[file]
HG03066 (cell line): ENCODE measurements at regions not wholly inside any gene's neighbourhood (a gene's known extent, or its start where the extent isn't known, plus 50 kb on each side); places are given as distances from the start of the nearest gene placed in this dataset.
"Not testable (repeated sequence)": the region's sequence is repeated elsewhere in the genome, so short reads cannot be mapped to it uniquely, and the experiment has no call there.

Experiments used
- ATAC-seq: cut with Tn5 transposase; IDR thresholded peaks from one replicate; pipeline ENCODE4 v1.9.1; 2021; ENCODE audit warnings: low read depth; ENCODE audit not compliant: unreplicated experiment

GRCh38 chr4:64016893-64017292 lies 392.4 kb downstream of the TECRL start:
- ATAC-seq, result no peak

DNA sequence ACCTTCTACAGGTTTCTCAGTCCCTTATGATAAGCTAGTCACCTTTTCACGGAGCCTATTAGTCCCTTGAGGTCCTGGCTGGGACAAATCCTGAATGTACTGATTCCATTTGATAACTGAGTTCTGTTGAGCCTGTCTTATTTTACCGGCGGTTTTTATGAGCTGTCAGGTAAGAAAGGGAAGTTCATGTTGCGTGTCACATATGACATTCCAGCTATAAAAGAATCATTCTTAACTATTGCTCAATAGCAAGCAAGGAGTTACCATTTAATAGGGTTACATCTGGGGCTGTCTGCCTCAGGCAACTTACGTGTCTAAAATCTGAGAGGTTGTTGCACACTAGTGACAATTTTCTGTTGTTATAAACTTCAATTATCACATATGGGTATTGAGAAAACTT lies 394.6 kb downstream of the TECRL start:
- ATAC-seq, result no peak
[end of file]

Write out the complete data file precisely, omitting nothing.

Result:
HG03066 (cell line): ENCODE measurements at regions not wholly inside any gene's neighbourhood (a gene's known extent, or its start where the extent isn't known, plus 50 kb on each side); places are given as distances from the start of the nearest gene placed in this dataset.
"Not testable (repeated sequence)": the region's sequence is repeated elsewhere in the genome, so short reads cannot be mapped to it uniquely, and the experiment has no call there.

Experiments used
- ATAC-seq: cut with Tn5 transposase; IDR thresholded peaks from one replicate; pipeline ENCODE4 v1.9.1; 2021; ENCODE audit warnings: low read depth; ENCODE audit not compliant: unreplicated experiment

GRCh38 chr4:64016893-64017292 lies 392.4 kb downstream of the TECRL start:
- ATAC-seq, result no peak

DNA sequence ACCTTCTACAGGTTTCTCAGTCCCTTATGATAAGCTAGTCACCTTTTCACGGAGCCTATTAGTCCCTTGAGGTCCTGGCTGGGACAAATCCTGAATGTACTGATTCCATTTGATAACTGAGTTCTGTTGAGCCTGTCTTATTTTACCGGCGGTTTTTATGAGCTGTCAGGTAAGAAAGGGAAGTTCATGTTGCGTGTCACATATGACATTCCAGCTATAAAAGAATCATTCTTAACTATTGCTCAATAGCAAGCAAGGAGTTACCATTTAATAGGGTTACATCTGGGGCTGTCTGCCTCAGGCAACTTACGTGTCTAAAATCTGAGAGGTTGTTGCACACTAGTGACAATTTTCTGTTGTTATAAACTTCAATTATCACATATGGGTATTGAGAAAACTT lies 394.6 kb downstream of the TECRL start:
- ATAC-seq, result no peak